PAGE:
[ Vol. 7 No. 2 ] (May - September 2006 )
Impact of anabolic manipulations in ICU patients

Claude Pichard
Clinical Nutrition and Dietetics, Geneva University Hospital, Switzerland


Key words : stress, Intensive Care Medicine, catabolism, lean body mass, growth hormone, insulin, insulin-like growth factor-1, testosterone

Metabolic stress in ICU patients results in catabolism and muscle wasting, which depends on the initial stress level, then on stress-related to medical and surgical procedures as well as to secondary complications. Prolonged metabolic stress and immobilization lead to major muscle wasting and dysfunctions.

Current therapeutical progress in ICU patients allow prolonged patient survival in spite of major catabolism which results in decreased immune function, defective healing, respiratory and peripheral muscle dysfunctions. In turn, these dysfunctions contribute to difficult weaning from the respirator and prolonged physical rehabilitation. All together, catabolism-related wasting unfavourably influences both global prognosis and kinetics of patients recovery.

In these conditions, optimal nutrition support is aimed at limiting protein catabolism, but its effect is generally insufficient, and systematic administration of anabolic compounds seems to be desirable. This observation has stimulated investigations on the combined effects of anabolic compounds, physical mobilization and nutritional support to reduce the negative effects of stress and immobilization related to critical illness and intensive treatment.

Promoting anabolism of the lean body mass, or limiting its catabolism, during acute illness necessitates direct action on the pathological protein kinetic occurring in muscle tissues and major organs. A few anabolic pharmacological compounds can potentially limit the stress-related catabolism due to severe illness: recombinant human growth hormone (rhGH), insulin-like growth factor-1 (rhIGF-1), testosterone derivatives, insulin and other drugs acting along catecholamine-atypical etã2 axis (etã2 adrenoceptor agonists). In addition, physical active/passive anticatabolic therapies are also important. Indeed, when contractile tissue is considered, muscle tone is also a critical factor influencing both protein synthesis and degradation. This statement is easily observed in case of muscle atrophy observed during prolonged bed rest (a daily loss of about 0.3 kg, representing about 2% of body protein), leg cast immobilization, microgravity or muscle atrophy following nerve section. At the opposite, muscle hypertrophy is observed in case of regular physical exercise or muscle contraction in response to electrical stimulation. Unfortunately, medical applications of such mechanical muscle stimulation are generally not feasible in most ICU patients.

Both experimental and clinical results indicate that rhGH, insulin, rhIGF, testosterone and its derivates can significantly limit stress-related catabolism. In addition to its anticatabolic effect, insulin has been shown to reduce morbidity and mortality in ICU patients. The true clinical value of rhGH to ameliorate catabolic conditions remains to be defined, except in burns where the positive effect has been demonstrated. Indeed, we and others have occasionally found significant improvements of metabolic parameters such as nitrogen retention, without functional improvement.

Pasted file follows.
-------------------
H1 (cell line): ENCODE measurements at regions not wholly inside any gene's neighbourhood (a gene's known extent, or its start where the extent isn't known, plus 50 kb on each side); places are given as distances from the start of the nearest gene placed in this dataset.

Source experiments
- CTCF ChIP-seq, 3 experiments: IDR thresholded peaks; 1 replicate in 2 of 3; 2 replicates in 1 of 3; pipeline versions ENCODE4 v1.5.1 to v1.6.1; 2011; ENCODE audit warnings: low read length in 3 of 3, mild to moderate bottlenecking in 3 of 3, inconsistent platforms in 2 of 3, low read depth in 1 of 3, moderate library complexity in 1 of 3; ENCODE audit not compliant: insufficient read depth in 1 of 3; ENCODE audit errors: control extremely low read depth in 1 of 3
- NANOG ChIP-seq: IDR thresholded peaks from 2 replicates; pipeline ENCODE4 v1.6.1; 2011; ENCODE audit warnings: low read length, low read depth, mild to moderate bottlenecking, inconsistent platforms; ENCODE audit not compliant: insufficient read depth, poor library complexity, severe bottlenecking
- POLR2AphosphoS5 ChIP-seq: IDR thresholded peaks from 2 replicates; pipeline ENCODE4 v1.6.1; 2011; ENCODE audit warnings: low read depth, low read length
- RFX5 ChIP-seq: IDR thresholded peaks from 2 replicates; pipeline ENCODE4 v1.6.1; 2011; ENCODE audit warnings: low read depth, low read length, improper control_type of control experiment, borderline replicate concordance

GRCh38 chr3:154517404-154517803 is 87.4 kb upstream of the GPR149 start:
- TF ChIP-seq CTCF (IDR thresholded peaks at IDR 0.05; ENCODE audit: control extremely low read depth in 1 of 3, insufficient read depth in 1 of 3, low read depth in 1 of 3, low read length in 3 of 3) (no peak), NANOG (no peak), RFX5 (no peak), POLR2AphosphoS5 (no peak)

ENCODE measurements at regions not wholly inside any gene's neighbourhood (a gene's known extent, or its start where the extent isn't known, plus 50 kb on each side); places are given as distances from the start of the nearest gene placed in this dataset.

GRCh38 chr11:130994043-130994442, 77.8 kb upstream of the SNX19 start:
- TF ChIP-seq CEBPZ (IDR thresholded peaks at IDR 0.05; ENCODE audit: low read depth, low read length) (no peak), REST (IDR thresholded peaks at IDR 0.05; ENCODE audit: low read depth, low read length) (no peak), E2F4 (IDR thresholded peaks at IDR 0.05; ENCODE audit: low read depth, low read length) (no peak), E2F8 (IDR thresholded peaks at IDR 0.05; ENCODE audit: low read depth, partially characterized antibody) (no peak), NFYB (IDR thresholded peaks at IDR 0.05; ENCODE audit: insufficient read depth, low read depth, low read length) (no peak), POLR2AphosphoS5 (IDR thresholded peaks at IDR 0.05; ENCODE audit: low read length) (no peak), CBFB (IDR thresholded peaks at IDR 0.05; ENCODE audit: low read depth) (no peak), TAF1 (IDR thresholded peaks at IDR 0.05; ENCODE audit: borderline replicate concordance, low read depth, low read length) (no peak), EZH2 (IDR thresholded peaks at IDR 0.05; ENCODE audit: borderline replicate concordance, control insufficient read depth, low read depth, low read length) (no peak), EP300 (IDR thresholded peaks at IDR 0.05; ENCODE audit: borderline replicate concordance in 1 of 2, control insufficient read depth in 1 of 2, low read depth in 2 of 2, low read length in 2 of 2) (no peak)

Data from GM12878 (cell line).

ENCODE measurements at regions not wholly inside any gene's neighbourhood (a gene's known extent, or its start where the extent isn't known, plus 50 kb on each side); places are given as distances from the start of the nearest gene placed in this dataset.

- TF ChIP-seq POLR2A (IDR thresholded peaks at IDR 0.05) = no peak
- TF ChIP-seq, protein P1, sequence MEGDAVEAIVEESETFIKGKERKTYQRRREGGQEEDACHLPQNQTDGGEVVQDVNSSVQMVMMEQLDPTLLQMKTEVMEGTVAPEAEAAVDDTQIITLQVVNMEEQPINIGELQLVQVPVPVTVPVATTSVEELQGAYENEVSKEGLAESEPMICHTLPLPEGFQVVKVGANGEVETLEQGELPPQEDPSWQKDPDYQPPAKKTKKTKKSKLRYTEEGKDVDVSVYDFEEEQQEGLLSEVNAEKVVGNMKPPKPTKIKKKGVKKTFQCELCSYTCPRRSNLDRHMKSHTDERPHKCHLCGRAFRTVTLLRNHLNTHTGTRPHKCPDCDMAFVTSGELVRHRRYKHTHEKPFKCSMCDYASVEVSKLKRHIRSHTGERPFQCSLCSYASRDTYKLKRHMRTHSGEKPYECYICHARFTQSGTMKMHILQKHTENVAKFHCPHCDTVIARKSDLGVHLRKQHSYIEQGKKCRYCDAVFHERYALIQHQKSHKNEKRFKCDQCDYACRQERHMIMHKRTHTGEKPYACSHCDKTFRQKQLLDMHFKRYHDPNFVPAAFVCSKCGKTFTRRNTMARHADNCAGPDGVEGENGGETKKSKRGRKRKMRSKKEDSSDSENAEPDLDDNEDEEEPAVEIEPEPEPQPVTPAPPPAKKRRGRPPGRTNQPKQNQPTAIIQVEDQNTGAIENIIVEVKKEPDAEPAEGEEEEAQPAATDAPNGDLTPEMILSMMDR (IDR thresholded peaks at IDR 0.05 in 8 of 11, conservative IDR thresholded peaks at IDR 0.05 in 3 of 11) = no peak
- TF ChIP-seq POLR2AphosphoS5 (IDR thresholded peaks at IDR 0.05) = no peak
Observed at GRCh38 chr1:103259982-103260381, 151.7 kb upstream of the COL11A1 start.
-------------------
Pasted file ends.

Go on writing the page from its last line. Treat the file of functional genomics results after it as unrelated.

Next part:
The beneficial metabolic effects of anabolic compounds in terms if clinical outcome deserves further investigations. Careful selection of patients to be potentially treated, and close monitoring of both adequacy of protein-energy support and modality of anabolic agents administration are mandatory to allow for their safe utilization in critical care settings.

In conclusion, limitation of catabolism during the initial phase of stress resolution, and promotion of anabolism as soon as the catabolic phase is over, are among the major nutritional therapeutic goals in ICU patients with severe and prolonged illness. Nowadays, testosterone derivates offer too many limited clinical advantages to be recommended for routine use. rhGH treatment potentiates the anticatabolic effect of nutrition support, but a better understanding of potential adverse effects of rhGH treatment is urgently required as well as the demonstration of its impact in shortening ICU stay and on risk-benefit and cost-benefit ratio before it can be recommended for clinical routine. Identification of patients who could benefit from rhGH, as well as dose and timing of administration are all still required to be clarified. Meanwhile, the use of rhGH should be strictly reserved to clinicians with extensive experience in its utilization. Combination with other therapeutic agents (e.g. rhIGF-I, rhIGF-I -I/BP3 complex, beta 3-receptor agonists) are attractive but are still under investigation.




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The 11th PENSA Congress
October 1-4, 2005
Sheraton Grande Walkerhill Hotel, Seoul, Korea
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